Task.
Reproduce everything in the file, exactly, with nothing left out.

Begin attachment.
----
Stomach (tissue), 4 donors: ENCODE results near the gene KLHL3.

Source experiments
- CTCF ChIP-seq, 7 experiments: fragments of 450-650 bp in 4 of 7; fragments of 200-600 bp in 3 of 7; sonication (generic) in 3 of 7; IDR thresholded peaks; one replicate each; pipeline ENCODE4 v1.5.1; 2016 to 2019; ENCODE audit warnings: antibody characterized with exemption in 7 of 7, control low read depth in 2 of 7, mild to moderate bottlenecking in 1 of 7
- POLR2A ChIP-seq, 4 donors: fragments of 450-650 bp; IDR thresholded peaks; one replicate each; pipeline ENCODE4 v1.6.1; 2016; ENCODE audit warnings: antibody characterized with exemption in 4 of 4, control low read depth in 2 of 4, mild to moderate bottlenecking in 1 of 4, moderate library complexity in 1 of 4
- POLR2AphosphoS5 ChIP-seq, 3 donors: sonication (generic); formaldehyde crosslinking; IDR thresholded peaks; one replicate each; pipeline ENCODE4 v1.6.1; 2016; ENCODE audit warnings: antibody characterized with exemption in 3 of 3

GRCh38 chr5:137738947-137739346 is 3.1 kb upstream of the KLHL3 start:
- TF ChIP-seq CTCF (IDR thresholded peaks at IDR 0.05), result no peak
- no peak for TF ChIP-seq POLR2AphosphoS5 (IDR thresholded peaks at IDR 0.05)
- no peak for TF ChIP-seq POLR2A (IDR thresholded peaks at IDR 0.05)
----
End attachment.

Stomach (tissue), 4 donors: ENCODE results near the gene KLHL3.

Source experiments
- CTCF ChIP-seq, 7 experiments: fragments of 450-650 bp in 4 of 7; fragments of 200-600 bp in 3 of 7; sonication (generic) in 3 of 7; IDR thresholded peaks; one replicate each; pipeline ENCODE4 v1.5.1; 2016 to 2019; ENCODE audit warnings: antibody characterized with exemption in 7 of 7, control low read depth in 2 of 7, mild to moderate bottlenecking in 1 of 7
- POLR2A ChIP-seq, 4 donors: fragments of 450-650 bp; IDR thresholded peaks; one replicate each; pipeline ENCODE4 v1.6.1; 2016; ENCODE audit warnings: antibody characterized with exemption in 4 of 4, control low read depth in 2 of 4, mild to moderate bottlenecking in 1 of 4, moderate library complexity in 1 of 4
- POLR2AphosphoS5 ChIP-seq, 3 donors: sonication (generic); formaldehyde crosslinking; IDR thresholded peaks; one replicate each; pipeline ENCODE4 v1.6.1; 2016; ENCODE audit warnings: antibody characterized with exemption in 3 of 3

GRCh38 chr5:137738947-137739346 is 3.1 kb upstream of the KLHL3 start:
- TF ChIP-seq CTCF (IDR thresholded peaks at IDR 0.05), result no peak
- no peak for TF ChIP-seq POLR2AphosphoS5 (IDR thresholded peaks at IDR 0.05)
- no peak for TF ChIP-seq POLR2A (IDR thresholded peaks at IDR 0.05)